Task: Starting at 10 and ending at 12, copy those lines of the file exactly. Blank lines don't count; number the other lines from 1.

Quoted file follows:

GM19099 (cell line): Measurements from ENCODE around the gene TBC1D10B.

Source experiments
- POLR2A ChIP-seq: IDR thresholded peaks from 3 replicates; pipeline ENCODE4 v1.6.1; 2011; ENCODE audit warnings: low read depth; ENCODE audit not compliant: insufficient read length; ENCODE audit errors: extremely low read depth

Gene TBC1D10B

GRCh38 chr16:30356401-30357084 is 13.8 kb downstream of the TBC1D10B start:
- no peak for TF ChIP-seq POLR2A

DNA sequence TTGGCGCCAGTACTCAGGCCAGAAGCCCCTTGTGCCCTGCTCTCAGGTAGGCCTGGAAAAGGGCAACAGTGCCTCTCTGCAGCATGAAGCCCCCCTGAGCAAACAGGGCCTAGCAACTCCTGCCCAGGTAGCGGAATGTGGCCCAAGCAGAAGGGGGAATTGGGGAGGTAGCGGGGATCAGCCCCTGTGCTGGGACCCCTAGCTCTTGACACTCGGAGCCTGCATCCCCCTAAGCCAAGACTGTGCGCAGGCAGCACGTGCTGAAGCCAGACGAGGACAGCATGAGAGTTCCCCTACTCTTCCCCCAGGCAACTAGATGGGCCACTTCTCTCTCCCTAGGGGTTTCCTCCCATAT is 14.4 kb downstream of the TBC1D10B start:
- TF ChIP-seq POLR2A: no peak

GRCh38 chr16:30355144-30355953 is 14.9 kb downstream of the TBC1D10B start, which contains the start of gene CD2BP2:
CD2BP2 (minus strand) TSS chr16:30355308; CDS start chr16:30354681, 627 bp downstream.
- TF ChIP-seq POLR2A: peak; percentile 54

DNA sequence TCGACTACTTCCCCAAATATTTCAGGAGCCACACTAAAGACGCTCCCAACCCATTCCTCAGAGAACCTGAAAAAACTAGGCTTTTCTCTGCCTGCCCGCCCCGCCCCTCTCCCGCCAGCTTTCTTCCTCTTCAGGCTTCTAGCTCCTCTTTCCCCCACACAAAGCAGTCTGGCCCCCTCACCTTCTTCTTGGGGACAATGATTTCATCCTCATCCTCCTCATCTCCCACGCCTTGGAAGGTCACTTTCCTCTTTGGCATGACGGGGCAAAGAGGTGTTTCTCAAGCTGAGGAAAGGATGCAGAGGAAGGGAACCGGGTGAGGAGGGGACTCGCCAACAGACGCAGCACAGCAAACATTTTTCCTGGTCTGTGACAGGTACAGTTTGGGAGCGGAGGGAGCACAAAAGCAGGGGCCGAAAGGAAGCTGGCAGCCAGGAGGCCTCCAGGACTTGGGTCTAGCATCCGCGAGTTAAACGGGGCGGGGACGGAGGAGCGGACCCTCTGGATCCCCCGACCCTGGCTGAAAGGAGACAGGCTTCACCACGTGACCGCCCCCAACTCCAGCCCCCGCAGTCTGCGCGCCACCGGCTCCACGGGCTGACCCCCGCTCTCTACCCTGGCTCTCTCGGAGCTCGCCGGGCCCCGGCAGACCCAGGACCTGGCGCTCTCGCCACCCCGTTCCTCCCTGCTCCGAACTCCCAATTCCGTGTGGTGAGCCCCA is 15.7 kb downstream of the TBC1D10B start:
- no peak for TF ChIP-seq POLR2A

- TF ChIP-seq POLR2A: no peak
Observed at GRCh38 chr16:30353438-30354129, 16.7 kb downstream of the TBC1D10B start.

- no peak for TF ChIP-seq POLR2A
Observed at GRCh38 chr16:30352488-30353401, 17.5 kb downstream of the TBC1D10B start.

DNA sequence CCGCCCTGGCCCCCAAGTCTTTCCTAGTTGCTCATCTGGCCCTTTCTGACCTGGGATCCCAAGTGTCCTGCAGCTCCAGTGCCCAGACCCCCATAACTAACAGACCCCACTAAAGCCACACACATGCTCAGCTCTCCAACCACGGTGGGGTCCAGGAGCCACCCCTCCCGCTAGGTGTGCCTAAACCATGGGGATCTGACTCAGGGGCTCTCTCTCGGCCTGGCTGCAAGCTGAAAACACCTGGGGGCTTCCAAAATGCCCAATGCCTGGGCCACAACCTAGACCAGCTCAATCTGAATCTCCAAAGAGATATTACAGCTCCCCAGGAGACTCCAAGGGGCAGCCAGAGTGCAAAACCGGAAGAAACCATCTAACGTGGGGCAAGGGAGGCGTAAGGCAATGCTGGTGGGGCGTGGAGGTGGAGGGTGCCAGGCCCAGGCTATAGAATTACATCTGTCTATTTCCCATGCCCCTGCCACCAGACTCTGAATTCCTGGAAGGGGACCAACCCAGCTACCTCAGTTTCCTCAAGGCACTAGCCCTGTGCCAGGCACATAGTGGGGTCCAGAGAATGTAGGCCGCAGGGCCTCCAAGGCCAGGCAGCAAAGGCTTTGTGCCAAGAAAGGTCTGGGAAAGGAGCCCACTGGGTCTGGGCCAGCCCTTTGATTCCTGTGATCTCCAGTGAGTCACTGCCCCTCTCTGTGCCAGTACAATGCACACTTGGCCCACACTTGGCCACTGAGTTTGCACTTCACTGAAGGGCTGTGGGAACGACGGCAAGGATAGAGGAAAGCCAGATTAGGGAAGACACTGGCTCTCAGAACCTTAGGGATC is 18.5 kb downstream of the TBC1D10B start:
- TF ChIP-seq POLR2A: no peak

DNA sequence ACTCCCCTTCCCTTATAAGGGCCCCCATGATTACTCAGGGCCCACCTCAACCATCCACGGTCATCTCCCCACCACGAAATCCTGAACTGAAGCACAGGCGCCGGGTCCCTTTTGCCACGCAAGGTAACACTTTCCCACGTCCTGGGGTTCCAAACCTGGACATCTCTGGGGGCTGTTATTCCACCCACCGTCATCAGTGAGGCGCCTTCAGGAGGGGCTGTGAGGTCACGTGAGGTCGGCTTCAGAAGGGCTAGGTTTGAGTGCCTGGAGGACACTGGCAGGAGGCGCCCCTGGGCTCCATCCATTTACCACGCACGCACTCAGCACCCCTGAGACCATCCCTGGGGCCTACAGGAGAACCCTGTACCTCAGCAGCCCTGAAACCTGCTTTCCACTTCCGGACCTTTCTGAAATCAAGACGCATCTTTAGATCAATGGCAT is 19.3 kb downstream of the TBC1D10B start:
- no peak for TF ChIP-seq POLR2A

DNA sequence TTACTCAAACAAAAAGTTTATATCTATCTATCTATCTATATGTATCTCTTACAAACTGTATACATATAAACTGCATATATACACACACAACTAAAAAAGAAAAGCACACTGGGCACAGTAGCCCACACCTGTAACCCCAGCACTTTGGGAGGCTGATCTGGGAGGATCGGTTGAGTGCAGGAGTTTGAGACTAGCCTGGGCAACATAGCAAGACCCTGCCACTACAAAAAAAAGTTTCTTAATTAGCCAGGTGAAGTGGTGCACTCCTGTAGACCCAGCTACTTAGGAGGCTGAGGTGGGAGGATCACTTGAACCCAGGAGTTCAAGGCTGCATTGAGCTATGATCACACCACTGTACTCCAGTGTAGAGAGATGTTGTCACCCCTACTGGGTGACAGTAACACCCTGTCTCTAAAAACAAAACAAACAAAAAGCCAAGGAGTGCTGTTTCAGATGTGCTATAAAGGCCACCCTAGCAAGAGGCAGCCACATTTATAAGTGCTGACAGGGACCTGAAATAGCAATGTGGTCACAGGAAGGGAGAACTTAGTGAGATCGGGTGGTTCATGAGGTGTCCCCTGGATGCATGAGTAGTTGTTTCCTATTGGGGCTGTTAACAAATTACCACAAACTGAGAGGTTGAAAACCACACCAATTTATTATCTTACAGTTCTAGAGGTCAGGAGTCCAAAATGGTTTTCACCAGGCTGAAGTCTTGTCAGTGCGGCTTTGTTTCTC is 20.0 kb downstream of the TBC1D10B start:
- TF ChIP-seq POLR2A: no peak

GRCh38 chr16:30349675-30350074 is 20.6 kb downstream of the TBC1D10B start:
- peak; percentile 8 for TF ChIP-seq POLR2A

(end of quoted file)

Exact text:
CD2BP2 (minus strand) TSS chr16:30355308; CDS start chr16:30354681, 627 bp downstream.
- TF ChIP-seq POLR2A: peak; percentile 54

DNA sequence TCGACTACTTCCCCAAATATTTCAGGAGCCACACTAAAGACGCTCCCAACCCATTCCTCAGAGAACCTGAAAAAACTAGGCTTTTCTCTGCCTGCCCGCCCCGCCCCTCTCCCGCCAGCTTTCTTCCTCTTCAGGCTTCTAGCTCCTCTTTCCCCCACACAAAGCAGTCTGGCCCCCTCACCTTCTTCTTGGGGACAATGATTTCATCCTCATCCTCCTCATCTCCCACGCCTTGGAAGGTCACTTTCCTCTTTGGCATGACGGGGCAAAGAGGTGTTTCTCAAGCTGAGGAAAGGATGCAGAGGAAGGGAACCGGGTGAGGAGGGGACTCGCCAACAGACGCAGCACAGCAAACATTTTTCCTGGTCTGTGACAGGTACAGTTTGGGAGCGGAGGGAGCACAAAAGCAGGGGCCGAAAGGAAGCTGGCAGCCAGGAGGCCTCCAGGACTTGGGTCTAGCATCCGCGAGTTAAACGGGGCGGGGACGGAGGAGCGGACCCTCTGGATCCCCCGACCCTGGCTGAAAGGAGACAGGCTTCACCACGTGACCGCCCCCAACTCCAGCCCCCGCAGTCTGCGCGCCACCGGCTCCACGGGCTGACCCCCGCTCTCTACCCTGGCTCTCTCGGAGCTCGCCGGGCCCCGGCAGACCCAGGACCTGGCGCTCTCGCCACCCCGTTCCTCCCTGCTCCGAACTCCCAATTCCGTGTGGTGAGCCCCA is 15.7 kb downstream of the TBC1D10B start: